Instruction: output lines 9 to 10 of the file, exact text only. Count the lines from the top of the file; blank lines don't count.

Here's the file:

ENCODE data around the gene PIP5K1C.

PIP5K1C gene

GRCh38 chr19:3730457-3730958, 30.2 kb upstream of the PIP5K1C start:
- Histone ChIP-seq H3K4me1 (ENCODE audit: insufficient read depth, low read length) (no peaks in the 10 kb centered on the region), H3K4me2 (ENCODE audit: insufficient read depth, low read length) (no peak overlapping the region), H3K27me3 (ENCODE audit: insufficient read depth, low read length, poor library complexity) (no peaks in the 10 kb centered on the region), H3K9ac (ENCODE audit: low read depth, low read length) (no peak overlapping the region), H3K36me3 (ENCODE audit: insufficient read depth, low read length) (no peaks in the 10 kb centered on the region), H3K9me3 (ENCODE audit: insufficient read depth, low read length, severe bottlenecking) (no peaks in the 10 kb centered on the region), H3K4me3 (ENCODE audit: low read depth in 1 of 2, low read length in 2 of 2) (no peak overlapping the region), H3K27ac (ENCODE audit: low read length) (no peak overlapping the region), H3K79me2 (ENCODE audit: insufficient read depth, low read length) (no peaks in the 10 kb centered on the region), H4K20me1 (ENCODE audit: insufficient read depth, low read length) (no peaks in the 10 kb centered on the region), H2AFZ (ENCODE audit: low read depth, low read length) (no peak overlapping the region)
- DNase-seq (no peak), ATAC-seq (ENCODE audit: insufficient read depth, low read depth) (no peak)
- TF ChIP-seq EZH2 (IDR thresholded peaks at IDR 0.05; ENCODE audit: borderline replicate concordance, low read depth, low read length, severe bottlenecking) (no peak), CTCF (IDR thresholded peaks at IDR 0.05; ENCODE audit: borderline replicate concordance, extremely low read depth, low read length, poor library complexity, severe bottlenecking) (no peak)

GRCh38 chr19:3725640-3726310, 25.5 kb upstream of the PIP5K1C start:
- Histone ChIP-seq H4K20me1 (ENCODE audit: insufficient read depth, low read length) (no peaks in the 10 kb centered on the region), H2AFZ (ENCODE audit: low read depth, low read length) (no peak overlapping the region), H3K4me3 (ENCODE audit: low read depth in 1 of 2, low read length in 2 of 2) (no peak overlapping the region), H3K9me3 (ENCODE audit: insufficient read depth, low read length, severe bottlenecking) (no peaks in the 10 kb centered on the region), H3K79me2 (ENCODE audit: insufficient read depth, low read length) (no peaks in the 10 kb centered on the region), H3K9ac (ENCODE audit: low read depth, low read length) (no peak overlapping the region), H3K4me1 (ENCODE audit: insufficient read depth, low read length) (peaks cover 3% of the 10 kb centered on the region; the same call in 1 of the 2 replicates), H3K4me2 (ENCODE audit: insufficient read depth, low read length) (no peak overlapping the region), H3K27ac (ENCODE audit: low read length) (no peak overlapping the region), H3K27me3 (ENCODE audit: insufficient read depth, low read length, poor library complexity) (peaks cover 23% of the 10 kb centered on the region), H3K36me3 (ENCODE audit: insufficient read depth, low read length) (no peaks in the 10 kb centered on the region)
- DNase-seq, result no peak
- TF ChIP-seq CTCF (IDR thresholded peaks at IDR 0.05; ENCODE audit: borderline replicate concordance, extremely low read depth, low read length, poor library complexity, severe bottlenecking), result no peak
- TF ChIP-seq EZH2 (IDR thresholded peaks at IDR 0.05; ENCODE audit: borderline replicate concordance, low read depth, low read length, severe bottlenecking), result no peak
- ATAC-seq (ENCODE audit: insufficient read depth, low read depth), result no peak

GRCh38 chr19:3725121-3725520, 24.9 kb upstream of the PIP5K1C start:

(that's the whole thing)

- DNase-seq, result no peak
- TF ChIP-seq CTCF (IDR thresholded peaks at IDR 0.05; ENCODE audit: borderline replicate concordance, extremely low read depth, low read length, poor library complexity, severe bottlenecking), result no peak